The big issue: Never-ending pirate chase

The big issue: Never-ending pirate chase

A police officer at the Economic Crime Suppression Division displays illegal software that was being sold online. A crackdown on piracy is meant to get Thailand off the US dirty-dozen list. (Photo by Jiraporn kuhakan)
A police officer at the Economic Crime Suppression Division displays illegal software that was being sold online. A crackdown on piracy is meant to get Thailand off the US dirty-dozen list. (Photo by Jiraporn kuhakan)

The director-general of the Intellectual Property Department has been hounding pirates longer than the Spaniards tracked Henry Morgan, although not as successfully. Now Nuntawan Sakuntanaga is calling in the army to raid pirate stalls, kiosks and sidewalk stands, because just a few more seizures and the DVD, Gucci-scarf and Coach purse sellers will be wiped out.

She wants to get off that pesky annual US list of the dirty-dozen worst pirating nations. A wise person thought up the cliche that those who ignore history are certain to repeat it.

There’s a lot of similarity between the industrial revolution and the technology revolution. Both were massively disruptive on virtually every level — economic, social, cultural and more.

All comparisons are imperfect and there are important differences between the two. One notable difference is that the industrial revolution was fed by an amazing series of inventions of physical machines and the opening of massive factories on a scale never before imagined. Our current economic revolution is fed by stupendous but nebulous inventions of virtual machines and massive spaces that we cannot touch and only sometimes can feel — software, the internet, the cloud and so on.

The inventions of the past were supposedly protected by patents, and the inventions of the present are, again supposedly, protected by copyright and trademarks. While each of these has its own legal definition, all of them are grouped — supposedly enforced by clear laws about intellectual property and a robust justice system.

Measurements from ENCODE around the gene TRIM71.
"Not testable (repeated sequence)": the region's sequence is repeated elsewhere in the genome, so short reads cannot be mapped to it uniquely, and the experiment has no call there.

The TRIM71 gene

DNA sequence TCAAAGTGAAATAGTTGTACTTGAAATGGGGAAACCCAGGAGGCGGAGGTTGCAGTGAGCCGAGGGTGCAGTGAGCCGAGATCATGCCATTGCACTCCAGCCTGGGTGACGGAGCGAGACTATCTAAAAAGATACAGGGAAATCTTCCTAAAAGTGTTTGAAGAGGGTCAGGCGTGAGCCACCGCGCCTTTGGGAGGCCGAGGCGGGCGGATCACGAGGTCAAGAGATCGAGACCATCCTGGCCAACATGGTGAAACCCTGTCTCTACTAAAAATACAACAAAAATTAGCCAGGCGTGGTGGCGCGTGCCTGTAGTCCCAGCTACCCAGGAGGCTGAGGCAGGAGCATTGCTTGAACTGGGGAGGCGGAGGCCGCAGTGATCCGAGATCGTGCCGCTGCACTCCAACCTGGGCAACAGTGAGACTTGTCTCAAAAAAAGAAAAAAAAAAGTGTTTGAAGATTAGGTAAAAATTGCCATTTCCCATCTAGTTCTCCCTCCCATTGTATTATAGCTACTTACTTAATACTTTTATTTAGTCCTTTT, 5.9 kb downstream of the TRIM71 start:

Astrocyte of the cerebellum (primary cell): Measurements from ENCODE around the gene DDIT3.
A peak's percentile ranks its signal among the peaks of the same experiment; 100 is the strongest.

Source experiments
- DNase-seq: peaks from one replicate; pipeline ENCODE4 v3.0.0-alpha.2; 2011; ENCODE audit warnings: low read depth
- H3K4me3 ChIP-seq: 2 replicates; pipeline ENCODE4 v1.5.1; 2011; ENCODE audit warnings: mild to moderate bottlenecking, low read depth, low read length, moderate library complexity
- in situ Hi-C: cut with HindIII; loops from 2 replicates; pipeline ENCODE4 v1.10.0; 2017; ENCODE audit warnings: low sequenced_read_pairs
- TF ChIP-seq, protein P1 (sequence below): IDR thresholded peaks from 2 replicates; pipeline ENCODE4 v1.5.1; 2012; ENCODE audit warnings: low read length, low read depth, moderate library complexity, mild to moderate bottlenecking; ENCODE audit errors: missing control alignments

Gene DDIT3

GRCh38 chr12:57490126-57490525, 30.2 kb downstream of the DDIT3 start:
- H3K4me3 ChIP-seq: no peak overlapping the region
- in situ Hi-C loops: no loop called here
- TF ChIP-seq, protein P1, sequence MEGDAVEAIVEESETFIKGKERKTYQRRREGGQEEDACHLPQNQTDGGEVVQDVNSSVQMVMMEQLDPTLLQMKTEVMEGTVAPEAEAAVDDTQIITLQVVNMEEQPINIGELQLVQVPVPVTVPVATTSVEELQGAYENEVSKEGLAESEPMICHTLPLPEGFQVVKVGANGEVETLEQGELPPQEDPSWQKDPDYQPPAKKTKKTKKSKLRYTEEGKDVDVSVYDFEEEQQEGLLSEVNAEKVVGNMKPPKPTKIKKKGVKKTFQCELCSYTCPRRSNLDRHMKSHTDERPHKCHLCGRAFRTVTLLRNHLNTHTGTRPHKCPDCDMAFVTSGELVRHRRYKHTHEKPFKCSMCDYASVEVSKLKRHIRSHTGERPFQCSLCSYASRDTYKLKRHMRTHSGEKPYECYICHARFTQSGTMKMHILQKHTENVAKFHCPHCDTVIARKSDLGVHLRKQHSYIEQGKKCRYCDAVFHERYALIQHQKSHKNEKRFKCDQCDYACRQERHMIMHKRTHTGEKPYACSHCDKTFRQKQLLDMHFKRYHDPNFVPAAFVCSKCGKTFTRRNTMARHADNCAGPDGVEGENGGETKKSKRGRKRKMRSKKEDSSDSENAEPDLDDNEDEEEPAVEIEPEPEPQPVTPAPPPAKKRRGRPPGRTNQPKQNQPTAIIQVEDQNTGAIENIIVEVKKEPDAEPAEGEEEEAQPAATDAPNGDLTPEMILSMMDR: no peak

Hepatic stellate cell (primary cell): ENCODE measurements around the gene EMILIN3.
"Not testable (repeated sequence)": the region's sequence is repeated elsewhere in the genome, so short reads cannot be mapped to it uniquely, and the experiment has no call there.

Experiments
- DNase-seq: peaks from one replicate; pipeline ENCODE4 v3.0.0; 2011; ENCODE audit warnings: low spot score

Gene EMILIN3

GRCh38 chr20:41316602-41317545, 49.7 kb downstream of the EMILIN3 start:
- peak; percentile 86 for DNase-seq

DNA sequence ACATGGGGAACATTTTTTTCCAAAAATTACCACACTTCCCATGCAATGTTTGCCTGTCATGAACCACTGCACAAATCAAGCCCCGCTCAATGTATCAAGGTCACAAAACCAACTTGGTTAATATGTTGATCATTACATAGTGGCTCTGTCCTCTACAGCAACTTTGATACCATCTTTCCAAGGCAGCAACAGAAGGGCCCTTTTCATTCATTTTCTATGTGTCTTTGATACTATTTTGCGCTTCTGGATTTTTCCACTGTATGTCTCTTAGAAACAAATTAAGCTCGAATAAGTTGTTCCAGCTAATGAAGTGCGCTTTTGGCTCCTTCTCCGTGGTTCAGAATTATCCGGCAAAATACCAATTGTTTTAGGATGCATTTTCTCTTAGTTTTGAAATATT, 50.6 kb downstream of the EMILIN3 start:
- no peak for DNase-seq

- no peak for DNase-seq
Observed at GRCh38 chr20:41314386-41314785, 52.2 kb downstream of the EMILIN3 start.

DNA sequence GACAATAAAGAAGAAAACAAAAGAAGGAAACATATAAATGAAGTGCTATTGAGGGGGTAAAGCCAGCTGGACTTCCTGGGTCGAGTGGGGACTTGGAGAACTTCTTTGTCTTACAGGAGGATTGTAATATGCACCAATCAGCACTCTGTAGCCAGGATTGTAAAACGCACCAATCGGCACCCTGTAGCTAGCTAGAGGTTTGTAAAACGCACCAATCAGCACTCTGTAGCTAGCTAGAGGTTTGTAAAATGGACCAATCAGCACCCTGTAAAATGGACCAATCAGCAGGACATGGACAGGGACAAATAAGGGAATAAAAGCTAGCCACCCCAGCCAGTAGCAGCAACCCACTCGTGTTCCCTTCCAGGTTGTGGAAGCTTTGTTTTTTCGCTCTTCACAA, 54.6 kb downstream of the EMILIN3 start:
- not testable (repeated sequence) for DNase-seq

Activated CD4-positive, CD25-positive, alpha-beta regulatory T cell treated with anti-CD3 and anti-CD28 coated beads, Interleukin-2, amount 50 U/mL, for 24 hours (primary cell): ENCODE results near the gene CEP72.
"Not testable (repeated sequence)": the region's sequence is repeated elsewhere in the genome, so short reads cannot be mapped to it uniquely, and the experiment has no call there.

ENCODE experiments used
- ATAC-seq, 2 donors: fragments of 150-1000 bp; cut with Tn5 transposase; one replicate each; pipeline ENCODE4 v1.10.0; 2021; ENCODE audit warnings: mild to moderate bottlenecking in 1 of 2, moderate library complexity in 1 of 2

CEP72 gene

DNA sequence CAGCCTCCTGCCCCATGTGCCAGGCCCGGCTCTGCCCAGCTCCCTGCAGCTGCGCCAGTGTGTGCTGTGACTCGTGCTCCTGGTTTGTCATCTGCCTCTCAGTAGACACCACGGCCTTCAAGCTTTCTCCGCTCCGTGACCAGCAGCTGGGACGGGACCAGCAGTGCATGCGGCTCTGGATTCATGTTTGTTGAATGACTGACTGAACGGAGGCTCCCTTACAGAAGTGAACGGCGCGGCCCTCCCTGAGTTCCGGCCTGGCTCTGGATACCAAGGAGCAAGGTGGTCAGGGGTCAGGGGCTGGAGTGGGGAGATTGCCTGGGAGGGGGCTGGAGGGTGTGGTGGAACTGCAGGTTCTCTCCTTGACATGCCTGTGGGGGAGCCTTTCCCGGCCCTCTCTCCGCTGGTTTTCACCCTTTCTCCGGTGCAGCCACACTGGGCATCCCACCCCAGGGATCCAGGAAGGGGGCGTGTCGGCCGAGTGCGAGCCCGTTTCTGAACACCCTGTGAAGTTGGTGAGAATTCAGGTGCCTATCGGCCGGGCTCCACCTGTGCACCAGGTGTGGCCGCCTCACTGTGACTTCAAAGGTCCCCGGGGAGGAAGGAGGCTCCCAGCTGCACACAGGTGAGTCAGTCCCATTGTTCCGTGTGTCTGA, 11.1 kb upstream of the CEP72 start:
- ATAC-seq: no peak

Ha ha. Just kidding. (You probably saw what we did there, with three “supposedlys”.)

But consider that in the 18th century, we had the authorities and courts of England and the US enforcing IP laws, and in today’s 21st century, we have Ms Nuntawan and a military regime enforcing IP laws. And it turns out that today’s enforcement is actually up to the former IP protection standards.

For example, in 1785, the Rev Edmund Cartwright of Leicestershire invented the most important machine of the industrial revolution: the power loom. It automated the process of combining threads into cloth, and made Britain the greatest nation of cloth and garments and international trade, well, ever — including today.

Cartwright had plenty of patent protection. But men like the odious “cotton king” and IP pirate Richard Arkwright, well protected by shadowy influential figures, opened mills and used Cartwright’s loom without paying. He also made copies. As it is today, this was highly illegal.

The power loom should have made Cartwright the richest man in the world, on a scale with oil magnate John D Rockefeller or Bill Gates, but he quickly went into debt just trying to protect his patents. In the end, parliament pitied him so much it gave him £10,000 from the public purse, which at least let him live out his days in comfort, without a shred of justice.

In America, just eight years after Cartwright’s loom got a patent, Eli Whitney invented and patented the cotton gin (“gin” being a shortened form of “engine”). This incredible machine automated the separation of sticky cotton from bolls, an operation so tedious that not even slave labour could perform it profitably.

Whitney and partners patented and began marketing the marvellous gin, which did the work of 50 slaves without maintenance costs.

The problem for Whitney and the 18th century predecessors of Ms Nuntawan was that the gin was an extremely simple machine — so simple that any half-trained workman could make a copy as easily as (I'm searching for a good simile), as easily as making a DVD copy.

Whitney had the full power of US government enforcers and courts, and found that many cotton growers didn’t want to pay for a gin when they could make one just as good for a fraction of what Whitney wanted to charge, which was a fee plus a third of the profits from the cotton crop.

Whitney and friends spent the meagre profits from legal cotton gin sales on patent infringement lawsuits against hundreds of pirates. Within seven years, partner Catharine Greene had to sell her home just to have cash for the three to live on. Whitney essentially went broke on the cotton gin.

Whitney died in 1825 of prostate cancer. In 1958, Nuntawan Sakuntanaga was born (happy birthday on Wednesday, Ms Nuntawan), and this completes the circle and our tale.

Ms Nuntawan figures that a few military-led raids should wrap up problems that police couldn’t even control, where courts have proved ponderous and where the Intellectual Property Department has been stymied, stonewalled and serially discomposed.

If they are planned well, held in proper secrecy and conducted professionally, elite troops can overrun several sales kiosks and come out owning thousands of DVDs and hundreds of fake Gucci bags, Microsoft Windows copies, generic and counterfeit Viagra and enough falsely labelled shirts for a battalion, and put a few street-level sellers in detention.

It is disappointing if not just amazing that the same government contemplating a surrender in the war on drugs seeks to escalate the war on IP pirates.

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